Artist Q&A

ImagineFX - - Contents -

Fa­cial ex­pres­sions, elf char­ac­ters, twisted metal, un­dead de­signs and more!

Michael Jaramillo, US


Paco replies

Hu­mans in­ter­pret dif­fer­ent fa­cial con­fig­u­ra­tions as spe­cific mes­sages. For ex­am­ple, when the le­va­tor an­guli oris (can­i­nus mus­cle) con­tracts, rais­ing the up­per lip and mak­ing the fangs vis­i­ble, it’s send­ing a mes­sage of anger. When the cor­ru­ga­tor su­per­cilii con­tracts, it raises the in­ner parts of the brows to ex­press sad­ness.

This ap­plies to ev­ery hu­man face, in­clud­ing a skull-like face. The main dif­fer­ence is how the skin over the mus­cles and bones of the head re­act to these com­plex mus­cu­lar move­ments. When there’s lit­tle or no fat un­der the skin, the bones be­come more vis­i­ble, as do the mus­cles and ten­dons. The eyes ap­pear sunken and the veins more prom­i­nent. The ex­pres­sion wrin­kles are still there, but they’re smaller and not as deep.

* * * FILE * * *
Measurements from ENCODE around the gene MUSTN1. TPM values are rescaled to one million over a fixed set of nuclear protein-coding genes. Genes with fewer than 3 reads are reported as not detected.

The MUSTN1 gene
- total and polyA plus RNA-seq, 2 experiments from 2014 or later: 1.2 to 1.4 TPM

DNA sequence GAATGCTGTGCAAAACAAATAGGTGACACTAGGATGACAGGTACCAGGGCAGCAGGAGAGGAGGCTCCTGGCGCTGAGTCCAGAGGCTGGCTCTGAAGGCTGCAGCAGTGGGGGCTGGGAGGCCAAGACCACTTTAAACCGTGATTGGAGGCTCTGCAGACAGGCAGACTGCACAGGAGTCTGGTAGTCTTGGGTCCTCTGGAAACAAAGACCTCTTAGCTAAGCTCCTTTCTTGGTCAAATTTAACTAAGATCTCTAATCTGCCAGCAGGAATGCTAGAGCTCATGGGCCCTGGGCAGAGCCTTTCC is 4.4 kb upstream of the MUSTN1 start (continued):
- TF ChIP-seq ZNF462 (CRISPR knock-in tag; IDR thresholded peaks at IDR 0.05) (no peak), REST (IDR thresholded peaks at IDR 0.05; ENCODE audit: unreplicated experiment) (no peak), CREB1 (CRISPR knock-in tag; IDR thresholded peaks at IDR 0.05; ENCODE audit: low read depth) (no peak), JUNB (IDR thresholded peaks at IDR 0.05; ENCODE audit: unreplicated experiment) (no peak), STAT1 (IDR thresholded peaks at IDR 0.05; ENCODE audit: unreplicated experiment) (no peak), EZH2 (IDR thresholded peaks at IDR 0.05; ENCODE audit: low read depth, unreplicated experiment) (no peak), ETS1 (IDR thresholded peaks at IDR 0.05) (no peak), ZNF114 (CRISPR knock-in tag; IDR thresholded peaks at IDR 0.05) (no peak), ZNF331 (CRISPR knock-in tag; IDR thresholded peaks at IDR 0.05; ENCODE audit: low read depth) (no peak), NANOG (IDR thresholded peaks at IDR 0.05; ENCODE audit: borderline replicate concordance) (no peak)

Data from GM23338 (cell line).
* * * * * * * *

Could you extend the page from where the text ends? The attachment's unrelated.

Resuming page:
I’d ad­vise study­ing the ex­pres­sive val­ues of the face’s anatomy, ei­ther us­ing on­line sources or ref­er­ence books. This will en­able you to paint the ex­pres­sions ac­cu­rately. If you also an­a­lyse pho­tos of thin and/or older people then you’ll gain an un­der­stand­ing of how dif­fer­ent skins re­act to cer­tain ex­pres­sions, and which bones and mus­cles are the most prom­i­nent. Do this and your task will be­come much eas­ier.

Paint­ing ex­pres­sions on a skull-like face is easy if you know the shape of the skull and which mus­cles are re­spon­si­ble for spe­cific ex­pres­sions. First sketch the head with a neu­tral gaze, then add a suit­able ex­pres­sion.

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